We have known for months that a deal was in the works to expand gambling operations in Alabama either through a lottery, a tribal compact, or privately run casinos.
Such a move under Republican leadership is disheartening, but not surprising. Any chance at a money grab, be it through tax increases or gambling, is far easier than taking a scalpel to the drivers of the current budget shortfall.
The General Fund woes present a very real challenge for our leaders, but the public is being fed a number of false choices as to how the problem must be solved.
We should not be forced to choose which revenue generator is the least offensive. There are still plenty of good ideas and even bills on the table that would help the state do what the private sector does — scale back spending in a down year. The appeal of easy money through gambling is the idea that those tough decisions can be sidestepped, but not without repercussions.
The Policy Institute’s position on using either of these tactics to generate money for the state has been well- publicized throughout our 25-year history.
The success of lotteries and gambling, of course, depends upon the participation of the poor and vulnerable. The state then becomes addicted to such funding streams, politicians actually desire more, and more individuals and families recklessly spend their money that way. Calls to further expand gambling will become incessant and government will be expanded right along with it.
Simultaneously, Alabama’s leaders will become owned by gaming entities whose power and influence is made possible via money lost by our state’s gamblers. Because of saturated gaming markets, the only people visiting Alabama’s casinos will be Alabamians, especially its poorest. Then local economies will be left to bear the brunt of this bad decision by state leaders.
While casino gaming is being advertised as a job creator, the jobs that typically come with gambling tend to be low-wage positions that, because of falling demand, are short-lived. In the past year alone, two casinos in Mississippi have closed. In Atlantic City, N.J., four casinos have closed or will close soon, including its newest one, the $2.4 billion Revel. Thousands of workers in both states who thought that gambling would be their ticket to success have been laid off.
The irony in all of this is that 20 other states face budget shortfalls. Most of their shortfalls are substantially larger than ours. Guess how many of the “shortfall states” have lotteries? All but one of them. Guess how many have casinos? 14 of them.
Unless a state’s spending problems are fixed — most of which are related to Medicaid, prisons, and public pensions — new revenues can’t keep pace with the rising costs of these services or programs. For instance, Alabama’s share of Medicaid costs has doubled in the past 10 years and shows no signs of slowing down. As a result, the state’s need for more of your money through one mechanism or another will never cease to be necessary.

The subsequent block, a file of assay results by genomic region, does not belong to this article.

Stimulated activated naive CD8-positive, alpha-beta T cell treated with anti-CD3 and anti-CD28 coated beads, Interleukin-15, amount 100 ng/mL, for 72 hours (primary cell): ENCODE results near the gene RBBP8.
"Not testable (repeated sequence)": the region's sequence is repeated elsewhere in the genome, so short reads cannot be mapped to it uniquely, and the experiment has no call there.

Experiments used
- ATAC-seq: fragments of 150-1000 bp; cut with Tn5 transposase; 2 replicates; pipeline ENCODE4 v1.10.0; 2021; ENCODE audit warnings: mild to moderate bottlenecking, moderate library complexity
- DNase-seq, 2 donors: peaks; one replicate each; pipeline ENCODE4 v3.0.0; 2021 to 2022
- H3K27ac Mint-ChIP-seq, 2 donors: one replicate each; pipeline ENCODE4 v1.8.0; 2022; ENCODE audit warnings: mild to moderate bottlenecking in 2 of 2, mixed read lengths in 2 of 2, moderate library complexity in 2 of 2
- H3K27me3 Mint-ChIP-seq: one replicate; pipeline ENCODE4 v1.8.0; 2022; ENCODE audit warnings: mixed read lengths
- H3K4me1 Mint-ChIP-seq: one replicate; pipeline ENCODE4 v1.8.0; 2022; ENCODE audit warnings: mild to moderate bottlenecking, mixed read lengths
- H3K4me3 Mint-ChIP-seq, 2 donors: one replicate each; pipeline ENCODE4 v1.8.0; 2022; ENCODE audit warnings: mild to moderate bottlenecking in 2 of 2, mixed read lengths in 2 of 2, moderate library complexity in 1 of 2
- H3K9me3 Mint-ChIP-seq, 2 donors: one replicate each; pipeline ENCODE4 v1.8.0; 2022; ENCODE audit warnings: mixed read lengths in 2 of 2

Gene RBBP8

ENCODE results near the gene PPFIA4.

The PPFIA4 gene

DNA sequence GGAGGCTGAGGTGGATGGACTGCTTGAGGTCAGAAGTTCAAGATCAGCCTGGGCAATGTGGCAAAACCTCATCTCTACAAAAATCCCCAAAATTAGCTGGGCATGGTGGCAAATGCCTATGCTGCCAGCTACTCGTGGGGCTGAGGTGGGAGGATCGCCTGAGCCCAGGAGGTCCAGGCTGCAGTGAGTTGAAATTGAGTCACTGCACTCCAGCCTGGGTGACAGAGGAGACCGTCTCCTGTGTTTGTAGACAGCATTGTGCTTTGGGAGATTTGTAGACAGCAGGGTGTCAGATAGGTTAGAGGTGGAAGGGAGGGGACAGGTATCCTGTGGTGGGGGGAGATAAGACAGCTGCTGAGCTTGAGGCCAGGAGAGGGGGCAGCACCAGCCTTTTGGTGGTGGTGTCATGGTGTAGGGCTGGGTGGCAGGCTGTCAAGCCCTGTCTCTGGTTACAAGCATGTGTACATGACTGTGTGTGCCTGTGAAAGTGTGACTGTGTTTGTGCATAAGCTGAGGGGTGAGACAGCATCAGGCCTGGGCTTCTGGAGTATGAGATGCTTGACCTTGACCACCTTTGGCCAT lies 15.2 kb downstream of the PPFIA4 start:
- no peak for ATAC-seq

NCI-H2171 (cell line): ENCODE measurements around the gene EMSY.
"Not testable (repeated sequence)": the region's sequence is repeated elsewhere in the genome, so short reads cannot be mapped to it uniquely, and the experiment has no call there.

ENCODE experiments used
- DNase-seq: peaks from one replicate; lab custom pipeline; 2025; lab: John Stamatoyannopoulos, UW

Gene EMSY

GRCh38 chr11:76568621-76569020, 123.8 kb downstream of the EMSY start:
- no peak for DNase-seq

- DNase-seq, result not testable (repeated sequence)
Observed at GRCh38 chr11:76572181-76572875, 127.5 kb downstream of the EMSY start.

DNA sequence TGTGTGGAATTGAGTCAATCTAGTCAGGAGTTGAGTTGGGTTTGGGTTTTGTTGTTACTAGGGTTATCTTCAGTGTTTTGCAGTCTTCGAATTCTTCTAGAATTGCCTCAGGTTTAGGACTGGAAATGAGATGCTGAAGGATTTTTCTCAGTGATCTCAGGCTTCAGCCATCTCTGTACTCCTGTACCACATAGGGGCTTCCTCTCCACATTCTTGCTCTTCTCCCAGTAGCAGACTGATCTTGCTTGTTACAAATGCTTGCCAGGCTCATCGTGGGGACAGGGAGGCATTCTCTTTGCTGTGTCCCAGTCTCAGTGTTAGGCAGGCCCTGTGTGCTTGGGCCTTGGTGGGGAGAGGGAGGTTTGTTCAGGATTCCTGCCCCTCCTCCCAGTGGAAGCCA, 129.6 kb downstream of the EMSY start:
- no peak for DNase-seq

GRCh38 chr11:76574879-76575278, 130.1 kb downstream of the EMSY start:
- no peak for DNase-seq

API has proposed or supported a number of ideas that, if implemented, would help fill the budget gap. We’ve researched and recommended various cost-saving reforms to our public pensions, Medicaid prescription reform, eliminating vacant positions within state government, privatizing ABC and bidding out various nonessential government services, exploring tax amnesty to generate revenue already owed to the state, and bringing health insurance premiums of state employees more in balance with those of private-sector workers. Some of those ideas are making their way through the Legislature and some are not. All of them would be challenging to pass — they are all disfavored by one group or another — but none of them exploit the poor.
Using the excuse of a budget shortfall to pave the way for more gambling is irresponsible. The effects of it would plague our state long past the political careers of those leading the charge.
Caleb Crosby is president and CEO and Katherine Robertson is vice president for the Alabama Policy Institute, a nonprofit research and education organization dedicated to the preservation of free markets, limited government, and strong families. If you would like to speak with the authors, please email firstname.lastname@example.org or call (205) 870-9900.
Note: This column is a copyrighted feature distributed free of charge by the Alabama Policy Institute (API). Permission to reprint in whole or in part is hereby granted, provided the author(s) and API are properly cited.